“For me rigour is not enough. I have to be able to play truant”.

“I studied the classics very seriously (…). I never had a goal (…) it wasn’t that I should ‘paint life’ (…), rather what I see around me (…). In the end, when I paint, I think of nothing else but painting well. How can I explain it? What I paint is what is around me. (…) To many painters, the visual world counts for nothing. For me it is very important, it is my vocabulary”.

Speaking of people walking in the street: “I think of invisible strings they are being pulled by. They are not allowed to stop. I don’t see them, I try to see the gears that move them. I have the feeling that that is what I try to paint”.

Le promeneur invisible, 1951  (San Francisco Museum of Art)

Le promeneur invisible, 1951
(San Francisco Museum of Art)

“My secret is watching nature. I spend my time and life looking”.

“Ideas come completely naturally because I have looked. It’s a chain”.

In short, Vieira da Silva attempted to decant reality through the filter of her being fully independent of all surrounding influences. To her painting was the means to explore the world of her sensations in order to reveal them to herself, and to observe the visible world to understand its hidden mechanisms.

Her desire to understand universality, which prompted her to combine incongruous spatial constructions in a new manner, often induced her to use large formats and to abolish the use of a frame, creating “all over” paintings, like the American expressionists.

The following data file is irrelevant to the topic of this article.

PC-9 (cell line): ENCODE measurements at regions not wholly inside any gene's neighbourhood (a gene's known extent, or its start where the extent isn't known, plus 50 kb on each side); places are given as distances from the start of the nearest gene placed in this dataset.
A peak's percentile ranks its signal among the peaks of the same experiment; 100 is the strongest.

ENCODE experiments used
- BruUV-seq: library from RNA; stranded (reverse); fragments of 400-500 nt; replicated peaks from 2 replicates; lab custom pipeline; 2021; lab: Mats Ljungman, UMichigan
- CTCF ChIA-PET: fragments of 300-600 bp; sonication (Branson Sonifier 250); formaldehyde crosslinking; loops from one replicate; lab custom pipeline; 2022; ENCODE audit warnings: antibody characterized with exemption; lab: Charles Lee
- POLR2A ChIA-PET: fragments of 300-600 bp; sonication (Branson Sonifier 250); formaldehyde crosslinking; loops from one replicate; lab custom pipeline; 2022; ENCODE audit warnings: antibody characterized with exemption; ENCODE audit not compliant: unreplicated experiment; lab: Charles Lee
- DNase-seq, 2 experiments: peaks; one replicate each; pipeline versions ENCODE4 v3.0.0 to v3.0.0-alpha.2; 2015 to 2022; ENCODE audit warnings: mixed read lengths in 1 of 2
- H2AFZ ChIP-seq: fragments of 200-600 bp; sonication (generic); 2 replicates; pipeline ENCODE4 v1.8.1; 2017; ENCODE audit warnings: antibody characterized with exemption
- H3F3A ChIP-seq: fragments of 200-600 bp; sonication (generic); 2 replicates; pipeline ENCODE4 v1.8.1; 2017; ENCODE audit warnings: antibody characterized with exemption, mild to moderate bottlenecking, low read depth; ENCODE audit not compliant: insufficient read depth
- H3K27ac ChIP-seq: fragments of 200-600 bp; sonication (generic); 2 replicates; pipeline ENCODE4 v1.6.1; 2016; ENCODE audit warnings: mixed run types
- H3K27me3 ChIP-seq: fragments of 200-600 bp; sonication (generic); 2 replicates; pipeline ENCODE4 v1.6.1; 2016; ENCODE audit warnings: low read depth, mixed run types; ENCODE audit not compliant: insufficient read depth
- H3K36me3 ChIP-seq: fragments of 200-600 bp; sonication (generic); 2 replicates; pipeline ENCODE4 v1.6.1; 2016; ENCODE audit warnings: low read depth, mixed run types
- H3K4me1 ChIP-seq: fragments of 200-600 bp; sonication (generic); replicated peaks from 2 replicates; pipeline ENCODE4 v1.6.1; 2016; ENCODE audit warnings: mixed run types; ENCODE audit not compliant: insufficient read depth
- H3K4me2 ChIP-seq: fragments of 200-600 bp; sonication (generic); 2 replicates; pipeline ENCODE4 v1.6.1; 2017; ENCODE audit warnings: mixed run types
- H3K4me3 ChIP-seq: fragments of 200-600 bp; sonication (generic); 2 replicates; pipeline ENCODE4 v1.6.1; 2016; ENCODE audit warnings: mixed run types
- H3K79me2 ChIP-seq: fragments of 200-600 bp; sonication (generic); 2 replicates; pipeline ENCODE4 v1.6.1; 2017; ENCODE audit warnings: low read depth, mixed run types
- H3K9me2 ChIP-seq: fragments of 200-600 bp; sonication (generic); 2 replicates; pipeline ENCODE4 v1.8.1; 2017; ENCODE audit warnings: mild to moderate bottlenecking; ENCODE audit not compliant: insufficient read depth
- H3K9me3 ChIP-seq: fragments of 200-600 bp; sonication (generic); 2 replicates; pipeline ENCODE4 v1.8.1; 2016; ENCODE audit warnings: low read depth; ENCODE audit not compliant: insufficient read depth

“I want to paint what is not there as though it really were there”.

This was once again a reflection of her personality assailed by contradictions and uncertainty:

“Every day I become even more amazed at being, at rolling through space on a ball. We hear about reality. I am amazed by everything, I paint my astonishment, which is a combination of wonder, terror and laughter. I don’t want anything to be excluded from my astonishment. I would like to make paintings with everything included, with all the contradictions. With the unexpected”.

“A beautiful artwork allows us to understand or see that its creator knows all about sorrow, ugliness, the tragedy of life. We are made aware of their extent and presence but without emphasis being placed on these characteristics”.

“I have very contradictory feelings. I enjoy everything to such an extent – sounds, colours, beauty – that I am really lucky. I don’t deserve all that. I am cyclothymic…. However, another part of me suffers from the fact of being alive and is detached from life”.

“I have accustomed myself to believing that there is nothing stable, that everything is in constant flux”.

“I am uncertainty itself (…). To me everything is relative (…). The world changes, eyes change. People have eyes (…). Everything is so subtle! Anything that is real and stable is false”.